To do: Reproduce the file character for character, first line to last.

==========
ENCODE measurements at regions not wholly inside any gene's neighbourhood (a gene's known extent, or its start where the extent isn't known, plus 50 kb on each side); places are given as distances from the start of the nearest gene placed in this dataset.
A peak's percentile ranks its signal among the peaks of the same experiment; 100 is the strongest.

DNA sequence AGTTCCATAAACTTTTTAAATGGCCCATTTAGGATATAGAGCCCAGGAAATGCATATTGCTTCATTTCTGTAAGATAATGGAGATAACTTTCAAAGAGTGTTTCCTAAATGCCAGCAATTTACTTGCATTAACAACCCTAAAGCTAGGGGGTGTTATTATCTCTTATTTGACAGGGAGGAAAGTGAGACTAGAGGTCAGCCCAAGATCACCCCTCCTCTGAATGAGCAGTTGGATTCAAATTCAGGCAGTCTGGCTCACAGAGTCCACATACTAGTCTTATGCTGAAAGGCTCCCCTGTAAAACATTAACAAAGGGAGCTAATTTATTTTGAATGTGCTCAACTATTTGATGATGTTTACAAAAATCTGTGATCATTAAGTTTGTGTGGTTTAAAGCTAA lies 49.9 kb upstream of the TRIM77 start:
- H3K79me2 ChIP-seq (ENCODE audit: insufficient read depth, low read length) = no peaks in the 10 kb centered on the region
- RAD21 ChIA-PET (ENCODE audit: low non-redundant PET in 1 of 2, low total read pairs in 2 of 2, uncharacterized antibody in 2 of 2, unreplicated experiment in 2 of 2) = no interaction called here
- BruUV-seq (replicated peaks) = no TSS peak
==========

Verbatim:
ENCODE measurements at regions not wholly inside any gene's neighbourhood (a gene's known extent, or its start where the extent isn't known, plus 50 kb on each side); places are given as distances from the start of the nearest gene placed in this dataset.
A peak's percentile ranks its signal among the peaks of the same experiment; 100 is the strongest.

DNA sequence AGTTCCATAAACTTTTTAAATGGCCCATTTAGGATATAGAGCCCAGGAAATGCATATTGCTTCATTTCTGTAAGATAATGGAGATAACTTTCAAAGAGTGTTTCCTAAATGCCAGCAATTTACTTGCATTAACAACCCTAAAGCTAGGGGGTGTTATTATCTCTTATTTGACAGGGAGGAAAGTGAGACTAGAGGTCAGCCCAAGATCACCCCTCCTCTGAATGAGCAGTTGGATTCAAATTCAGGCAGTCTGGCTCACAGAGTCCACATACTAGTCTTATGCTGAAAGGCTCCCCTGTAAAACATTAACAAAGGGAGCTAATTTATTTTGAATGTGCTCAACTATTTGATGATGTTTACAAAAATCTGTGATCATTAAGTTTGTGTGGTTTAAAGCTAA lies 49.9 kb upstream of the TRIM77 start:
- H3K79me2 ChIP-seq (ENCODE audit: insufficient read depth, low read length) = no peaks in the 10 kb centered on the region
- RAD21 ChIA-PET (ENCODE audit: low non-redundant PET in 1 of 2, low total read pairs in 2 of 2, uncharacterized antibody in 2 of 2, unreplicated experiment in 2 of 2) = no interaction called here
- BruUV-seq (replicated peaks) = no TSS peak